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Promise, vb. 1) to declare to be willing to do or give something; absol.: “knows at what time to p.” H4A IV, 3, 53. “to p. is most courtly,” Tim. V, 1, 29. With an accus.: “p. more speed,” Lucr. 1349. “to p. aid,” Lucr. 1349 Sonn. 34, 1. Compl. 70. Tp. I, 2, 243. Meas. V, 219. Err. IV, 1, 23. IV, 3, 70. H6A I, 2, 82. IV, 3, 10. Tit. I, 298. Caes. I, 2, 293 (I am --d forth == I have accepted an invitation) etc. With a dative: “p. you infinitely,” H4B V, 5, 132. Accus. and dative; a) dat. with to: “she is --d by her friends unto a gentleman,” Gent. III, 1, 106. “will not p. her to any man,” Shr. I, 2, 262. “to whom I p. a counterpoise,” All's II, 3, 181. “could p. to himself a thought of added honour,” Troil. IV, 5, 144. H5 II Chor. H5 II Chor. H6C II, 2, 58. b) without to: “and p. you calm seas,” Tp. V, 314. Wiv. III, 3, 239. Meas. III, 2, 212. Err. II, 1, 106. IV, 3, 47. IV, 3, 47 Merch. III, 2, 34. All's II, 1, 193. Wint. IV, 4, 239. H4B V, 5, 126. H6C II, 3, 52 etc. The dative subject in the passive: I was --d them (gloves) Wint. IV, 4, 237. “shalt be what thou art --d,” Mcb. I, 5, 17. “he is --d to be wived to fair Marina,” Per. V, 2, 10. With an inf.: “thou didst p. to bate me a full year,” Tp. I, 2, 249. Wiv. II, 3, 5. Meas. I, 2, 75. IV, 1, 18. Err. V, 222. Ado I, 1, 44. V, 4, 13. LLL I, 2, 37. Merch. I, 1, 121. As III, 3, 44. H6B I, 2, 78 etc. With a clause: Meas. III, 1, 181. H4B V, 5, 129 etc. cf. Wiv. III, 4, 112.
2) to afford reason to hope or to expect; absol.: where most it (expectation) “--s,” All's II, 1, 146. “we lay our best love and credence upon thy --ing fortune,” III, 3, 3. “a cause more --ing than . . .,” Wint. IV, 4, 576. Ant. II, 7, 24. Transitively: “my mind --s with my habit no loss shall touch her,” Meas. III, 1, 181. “thou meagre lead, which rather threatenest than dost p. aught,” Merch. III, 2, 105. “those hopes of her good that her education --s,” All's I, 1, 46. “his image, which did p. most venerable worth,” Tw. III, 4, 396. “his expedition --s present approach,” Tim. V, 2, 3. H6C II, 2, 40. H8 I, 1, 48. II, 3, 97. V, 1, 168. Ant. III, 7, 47. IV, 8, 35 etc.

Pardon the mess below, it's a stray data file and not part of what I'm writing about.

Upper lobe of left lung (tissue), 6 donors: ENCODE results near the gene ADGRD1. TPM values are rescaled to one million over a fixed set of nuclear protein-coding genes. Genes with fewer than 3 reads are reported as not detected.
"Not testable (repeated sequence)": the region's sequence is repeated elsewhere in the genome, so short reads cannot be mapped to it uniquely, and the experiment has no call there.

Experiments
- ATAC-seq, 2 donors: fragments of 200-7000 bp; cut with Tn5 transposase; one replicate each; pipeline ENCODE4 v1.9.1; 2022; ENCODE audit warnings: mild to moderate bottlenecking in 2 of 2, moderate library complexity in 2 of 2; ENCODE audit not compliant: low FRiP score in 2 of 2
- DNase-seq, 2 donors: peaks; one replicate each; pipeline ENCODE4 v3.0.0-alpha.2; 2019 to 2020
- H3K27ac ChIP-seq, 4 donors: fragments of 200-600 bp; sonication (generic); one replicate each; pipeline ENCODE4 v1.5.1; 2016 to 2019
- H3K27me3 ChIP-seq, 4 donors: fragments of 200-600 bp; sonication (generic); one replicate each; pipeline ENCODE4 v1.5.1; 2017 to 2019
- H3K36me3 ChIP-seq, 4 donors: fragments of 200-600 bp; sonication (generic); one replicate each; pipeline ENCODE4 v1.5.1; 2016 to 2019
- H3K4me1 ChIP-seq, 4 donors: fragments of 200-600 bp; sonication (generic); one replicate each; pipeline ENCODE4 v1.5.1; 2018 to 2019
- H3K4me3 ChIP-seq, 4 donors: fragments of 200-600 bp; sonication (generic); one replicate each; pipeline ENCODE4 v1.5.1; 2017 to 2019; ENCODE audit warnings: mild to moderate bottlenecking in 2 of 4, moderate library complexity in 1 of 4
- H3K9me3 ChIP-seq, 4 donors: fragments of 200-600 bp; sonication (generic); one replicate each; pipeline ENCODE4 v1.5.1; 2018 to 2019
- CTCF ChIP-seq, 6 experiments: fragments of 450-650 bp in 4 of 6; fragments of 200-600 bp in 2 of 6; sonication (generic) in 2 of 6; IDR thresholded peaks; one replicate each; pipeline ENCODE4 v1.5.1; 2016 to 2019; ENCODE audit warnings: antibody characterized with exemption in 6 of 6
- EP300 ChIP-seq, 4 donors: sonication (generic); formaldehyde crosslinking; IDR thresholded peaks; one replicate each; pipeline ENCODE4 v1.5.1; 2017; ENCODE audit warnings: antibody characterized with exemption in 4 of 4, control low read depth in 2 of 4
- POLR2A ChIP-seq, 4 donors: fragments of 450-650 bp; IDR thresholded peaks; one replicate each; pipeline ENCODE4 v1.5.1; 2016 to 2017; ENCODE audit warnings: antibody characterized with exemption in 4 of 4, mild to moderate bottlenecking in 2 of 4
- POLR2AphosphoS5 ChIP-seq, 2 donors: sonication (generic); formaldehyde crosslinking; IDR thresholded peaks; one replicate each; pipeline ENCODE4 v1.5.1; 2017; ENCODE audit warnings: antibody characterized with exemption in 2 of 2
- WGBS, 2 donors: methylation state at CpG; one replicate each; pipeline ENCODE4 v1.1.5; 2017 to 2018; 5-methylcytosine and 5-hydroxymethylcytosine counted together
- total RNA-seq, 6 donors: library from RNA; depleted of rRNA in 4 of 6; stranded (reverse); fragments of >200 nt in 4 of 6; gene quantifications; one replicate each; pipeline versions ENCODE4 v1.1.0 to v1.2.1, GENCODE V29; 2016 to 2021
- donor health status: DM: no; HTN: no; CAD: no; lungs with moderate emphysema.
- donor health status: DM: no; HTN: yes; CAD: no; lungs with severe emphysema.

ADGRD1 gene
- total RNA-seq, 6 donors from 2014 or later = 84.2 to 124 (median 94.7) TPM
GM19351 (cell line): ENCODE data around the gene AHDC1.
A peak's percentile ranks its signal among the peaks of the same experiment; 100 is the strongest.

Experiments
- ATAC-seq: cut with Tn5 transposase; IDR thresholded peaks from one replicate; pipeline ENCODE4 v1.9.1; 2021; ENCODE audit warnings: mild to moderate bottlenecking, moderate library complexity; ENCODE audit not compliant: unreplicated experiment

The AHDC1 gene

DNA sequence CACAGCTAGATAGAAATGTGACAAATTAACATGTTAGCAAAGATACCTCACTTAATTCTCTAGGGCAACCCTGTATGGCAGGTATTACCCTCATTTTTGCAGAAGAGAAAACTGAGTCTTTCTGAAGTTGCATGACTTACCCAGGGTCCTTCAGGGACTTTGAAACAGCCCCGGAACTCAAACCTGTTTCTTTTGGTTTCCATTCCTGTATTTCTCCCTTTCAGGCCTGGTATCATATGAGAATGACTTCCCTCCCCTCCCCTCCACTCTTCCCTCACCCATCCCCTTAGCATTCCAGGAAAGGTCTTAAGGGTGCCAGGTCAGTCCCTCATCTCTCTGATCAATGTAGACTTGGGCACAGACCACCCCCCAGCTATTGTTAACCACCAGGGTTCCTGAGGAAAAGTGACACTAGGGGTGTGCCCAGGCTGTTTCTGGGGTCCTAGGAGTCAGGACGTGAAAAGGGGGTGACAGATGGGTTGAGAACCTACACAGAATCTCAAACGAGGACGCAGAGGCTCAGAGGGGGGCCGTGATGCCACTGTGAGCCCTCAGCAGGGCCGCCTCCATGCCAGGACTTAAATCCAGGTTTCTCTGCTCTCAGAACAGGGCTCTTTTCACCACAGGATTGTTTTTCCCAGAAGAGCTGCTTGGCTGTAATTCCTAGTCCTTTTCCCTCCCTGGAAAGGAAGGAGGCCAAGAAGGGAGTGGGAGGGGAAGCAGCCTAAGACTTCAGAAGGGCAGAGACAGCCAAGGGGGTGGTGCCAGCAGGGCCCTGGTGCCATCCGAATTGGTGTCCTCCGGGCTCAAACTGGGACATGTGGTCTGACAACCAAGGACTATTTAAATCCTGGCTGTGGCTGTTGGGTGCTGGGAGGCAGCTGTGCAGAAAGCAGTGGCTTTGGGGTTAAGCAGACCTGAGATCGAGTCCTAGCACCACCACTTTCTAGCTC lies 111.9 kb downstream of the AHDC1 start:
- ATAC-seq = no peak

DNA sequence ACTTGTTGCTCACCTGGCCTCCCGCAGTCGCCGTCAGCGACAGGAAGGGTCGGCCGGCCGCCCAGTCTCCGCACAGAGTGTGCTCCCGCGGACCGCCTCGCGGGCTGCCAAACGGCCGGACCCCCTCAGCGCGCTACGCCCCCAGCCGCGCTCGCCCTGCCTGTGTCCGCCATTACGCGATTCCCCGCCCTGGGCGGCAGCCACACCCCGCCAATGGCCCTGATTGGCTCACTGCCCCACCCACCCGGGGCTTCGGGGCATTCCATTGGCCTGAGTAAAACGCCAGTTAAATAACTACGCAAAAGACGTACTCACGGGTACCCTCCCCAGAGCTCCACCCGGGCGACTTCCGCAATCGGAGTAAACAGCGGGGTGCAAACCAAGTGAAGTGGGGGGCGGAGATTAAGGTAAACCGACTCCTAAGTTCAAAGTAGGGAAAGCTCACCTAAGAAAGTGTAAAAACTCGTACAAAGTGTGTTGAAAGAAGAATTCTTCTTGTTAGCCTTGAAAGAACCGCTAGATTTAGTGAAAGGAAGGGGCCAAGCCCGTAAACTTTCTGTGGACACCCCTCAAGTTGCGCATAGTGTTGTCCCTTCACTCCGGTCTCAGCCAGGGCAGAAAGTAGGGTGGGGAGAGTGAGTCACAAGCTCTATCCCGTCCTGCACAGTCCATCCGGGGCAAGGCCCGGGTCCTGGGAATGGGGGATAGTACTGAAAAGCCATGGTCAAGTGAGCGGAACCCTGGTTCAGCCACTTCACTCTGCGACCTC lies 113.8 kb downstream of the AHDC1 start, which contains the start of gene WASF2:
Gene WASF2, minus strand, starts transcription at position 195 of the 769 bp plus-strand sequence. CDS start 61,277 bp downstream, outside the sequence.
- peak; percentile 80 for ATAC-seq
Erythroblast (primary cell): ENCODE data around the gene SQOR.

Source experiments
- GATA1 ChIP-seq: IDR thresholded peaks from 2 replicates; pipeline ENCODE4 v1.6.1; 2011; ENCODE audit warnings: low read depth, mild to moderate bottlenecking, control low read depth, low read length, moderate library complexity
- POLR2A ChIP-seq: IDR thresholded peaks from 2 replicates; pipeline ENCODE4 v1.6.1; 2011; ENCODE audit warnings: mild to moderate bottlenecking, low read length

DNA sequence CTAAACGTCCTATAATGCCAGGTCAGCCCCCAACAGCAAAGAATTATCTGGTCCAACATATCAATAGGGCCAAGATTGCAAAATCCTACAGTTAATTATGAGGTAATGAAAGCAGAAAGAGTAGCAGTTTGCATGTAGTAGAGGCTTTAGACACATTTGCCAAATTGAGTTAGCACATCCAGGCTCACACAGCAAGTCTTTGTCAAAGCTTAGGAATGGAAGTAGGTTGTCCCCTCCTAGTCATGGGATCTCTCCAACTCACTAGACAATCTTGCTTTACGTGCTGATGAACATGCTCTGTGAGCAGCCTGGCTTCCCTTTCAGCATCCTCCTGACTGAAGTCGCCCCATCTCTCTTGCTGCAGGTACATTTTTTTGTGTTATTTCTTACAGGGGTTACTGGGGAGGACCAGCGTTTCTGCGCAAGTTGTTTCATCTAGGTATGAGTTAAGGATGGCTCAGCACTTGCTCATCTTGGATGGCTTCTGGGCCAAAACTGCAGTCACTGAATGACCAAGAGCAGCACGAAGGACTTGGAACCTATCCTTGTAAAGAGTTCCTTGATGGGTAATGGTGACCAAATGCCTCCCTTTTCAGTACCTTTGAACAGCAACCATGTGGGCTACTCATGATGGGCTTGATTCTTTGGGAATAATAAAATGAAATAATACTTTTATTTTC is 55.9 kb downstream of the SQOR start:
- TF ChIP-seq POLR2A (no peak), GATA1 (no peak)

3) I p. you == let me tell you: “not by my consent, I p. you,” Wiv. III, 2, 72. “I do not like thy look, I p. thee,” Ado IV, 2, 47. “I fear it, I p. you,” Mids. III, 1, 29. “I p. you, your kindred hath made my eyes water ere now,” Mids. III, 1, 29 “therefore, I p. ye, I fear you,” Merch. III, 5, 3. “the first time that ever I heard . . . . Or I, I p. thee,” As I, 2, 148. Shr. II, 144. Shr. II, 144 III, 1, 54. H6A IV, 1, 174. R3 I, 4, 65 (Ff methinks). II, 3, 2. V, 3, 232. Tit. II, 3, 196. Rom. III, 4, 6. Tim. I, 2, 118. Lr. I, 2, 156.
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